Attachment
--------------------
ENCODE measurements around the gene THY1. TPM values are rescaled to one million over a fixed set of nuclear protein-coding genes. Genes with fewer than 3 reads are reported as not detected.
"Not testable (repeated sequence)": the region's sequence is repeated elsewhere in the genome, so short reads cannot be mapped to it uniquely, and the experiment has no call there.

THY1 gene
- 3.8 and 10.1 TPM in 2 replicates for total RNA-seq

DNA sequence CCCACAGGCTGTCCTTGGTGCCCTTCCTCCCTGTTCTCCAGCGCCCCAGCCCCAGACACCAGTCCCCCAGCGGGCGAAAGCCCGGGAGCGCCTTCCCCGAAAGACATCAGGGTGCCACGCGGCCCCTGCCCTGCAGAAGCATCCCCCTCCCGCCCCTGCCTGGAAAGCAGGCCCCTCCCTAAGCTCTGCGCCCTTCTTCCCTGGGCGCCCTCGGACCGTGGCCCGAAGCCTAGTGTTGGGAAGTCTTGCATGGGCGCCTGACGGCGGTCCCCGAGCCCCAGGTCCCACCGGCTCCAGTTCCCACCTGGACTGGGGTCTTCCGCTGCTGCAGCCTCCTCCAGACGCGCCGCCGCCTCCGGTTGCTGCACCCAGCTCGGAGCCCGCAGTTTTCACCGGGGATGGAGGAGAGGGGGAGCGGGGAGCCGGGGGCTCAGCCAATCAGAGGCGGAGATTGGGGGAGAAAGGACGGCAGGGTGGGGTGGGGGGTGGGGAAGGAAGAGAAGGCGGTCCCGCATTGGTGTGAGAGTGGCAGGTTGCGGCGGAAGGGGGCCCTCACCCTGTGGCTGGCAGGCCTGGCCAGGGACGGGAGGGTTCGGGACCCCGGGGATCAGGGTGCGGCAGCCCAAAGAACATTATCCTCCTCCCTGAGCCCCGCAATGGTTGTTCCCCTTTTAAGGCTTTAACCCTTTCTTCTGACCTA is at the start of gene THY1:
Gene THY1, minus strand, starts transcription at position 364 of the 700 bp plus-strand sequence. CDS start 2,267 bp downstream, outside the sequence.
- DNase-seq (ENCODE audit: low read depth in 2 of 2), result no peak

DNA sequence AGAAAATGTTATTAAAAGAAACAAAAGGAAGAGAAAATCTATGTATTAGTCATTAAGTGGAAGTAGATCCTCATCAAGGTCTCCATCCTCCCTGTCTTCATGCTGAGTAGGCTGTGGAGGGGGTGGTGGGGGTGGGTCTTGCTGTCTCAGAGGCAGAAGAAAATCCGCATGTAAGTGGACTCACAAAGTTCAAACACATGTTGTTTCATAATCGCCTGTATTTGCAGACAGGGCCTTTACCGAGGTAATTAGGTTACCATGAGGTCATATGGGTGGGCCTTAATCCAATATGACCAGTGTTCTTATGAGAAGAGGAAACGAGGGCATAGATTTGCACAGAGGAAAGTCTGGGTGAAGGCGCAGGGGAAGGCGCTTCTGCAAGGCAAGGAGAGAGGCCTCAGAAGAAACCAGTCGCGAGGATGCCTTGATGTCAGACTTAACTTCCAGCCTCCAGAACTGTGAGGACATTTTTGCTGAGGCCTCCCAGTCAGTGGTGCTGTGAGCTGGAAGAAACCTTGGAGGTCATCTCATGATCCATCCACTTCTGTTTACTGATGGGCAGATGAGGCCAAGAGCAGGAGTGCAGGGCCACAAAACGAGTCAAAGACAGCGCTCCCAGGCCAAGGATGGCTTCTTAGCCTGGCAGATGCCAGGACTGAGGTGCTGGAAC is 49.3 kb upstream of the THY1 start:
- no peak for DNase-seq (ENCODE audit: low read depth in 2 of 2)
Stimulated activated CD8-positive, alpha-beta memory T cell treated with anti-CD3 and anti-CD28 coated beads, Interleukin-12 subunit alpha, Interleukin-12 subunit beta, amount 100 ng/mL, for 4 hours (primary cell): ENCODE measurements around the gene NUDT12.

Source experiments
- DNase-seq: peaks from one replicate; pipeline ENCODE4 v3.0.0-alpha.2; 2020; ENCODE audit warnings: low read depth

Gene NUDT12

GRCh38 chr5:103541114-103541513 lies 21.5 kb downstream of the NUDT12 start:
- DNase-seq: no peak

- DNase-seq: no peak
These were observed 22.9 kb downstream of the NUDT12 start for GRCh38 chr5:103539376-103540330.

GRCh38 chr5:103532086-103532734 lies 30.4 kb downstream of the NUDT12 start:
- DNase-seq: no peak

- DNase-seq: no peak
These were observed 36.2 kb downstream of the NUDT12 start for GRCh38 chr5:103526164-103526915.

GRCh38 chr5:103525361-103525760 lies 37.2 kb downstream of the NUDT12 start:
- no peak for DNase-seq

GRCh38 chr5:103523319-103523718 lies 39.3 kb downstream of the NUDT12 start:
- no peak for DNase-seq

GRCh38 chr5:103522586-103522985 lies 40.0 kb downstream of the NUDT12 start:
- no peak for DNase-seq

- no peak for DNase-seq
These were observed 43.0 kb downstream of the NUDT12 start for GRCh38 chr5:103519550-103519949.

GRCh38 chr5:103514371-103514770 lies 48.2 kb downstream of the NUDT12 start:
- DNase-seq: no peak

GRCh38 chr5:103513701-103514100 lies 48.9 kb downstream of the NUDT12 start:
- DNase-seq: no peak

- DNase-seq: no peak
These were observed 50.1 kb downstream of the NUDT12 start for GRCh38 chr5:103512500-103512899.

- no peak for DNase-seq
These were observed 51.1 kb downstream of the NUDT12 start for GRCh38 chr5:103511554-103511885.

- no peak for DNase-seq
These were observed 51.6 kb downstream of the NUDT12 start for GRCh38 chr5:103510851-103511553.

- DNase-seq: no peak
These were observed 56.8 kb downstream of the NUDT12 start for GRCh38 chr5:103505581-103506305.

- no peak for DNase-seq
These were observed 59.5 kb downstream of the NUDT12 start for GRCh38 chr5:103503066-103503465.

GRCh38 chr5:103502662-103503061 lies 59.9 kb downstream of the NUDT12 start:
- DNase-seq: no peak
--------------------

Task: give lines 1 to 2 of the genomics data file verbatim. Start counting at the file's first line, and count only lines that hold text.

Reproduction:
ENCODE measurements around the gene THY1. TPM values are rescaled to one million over a fixed set of nuclear protein-coding genes. Genes with fewer than 3 reads are reported as not detected.
"Not testable (repeated sequence)": the region's sequence is repeated elsewhere in the genome, so short reads cannot be mapped to it uniquely, and the experiment has no call there.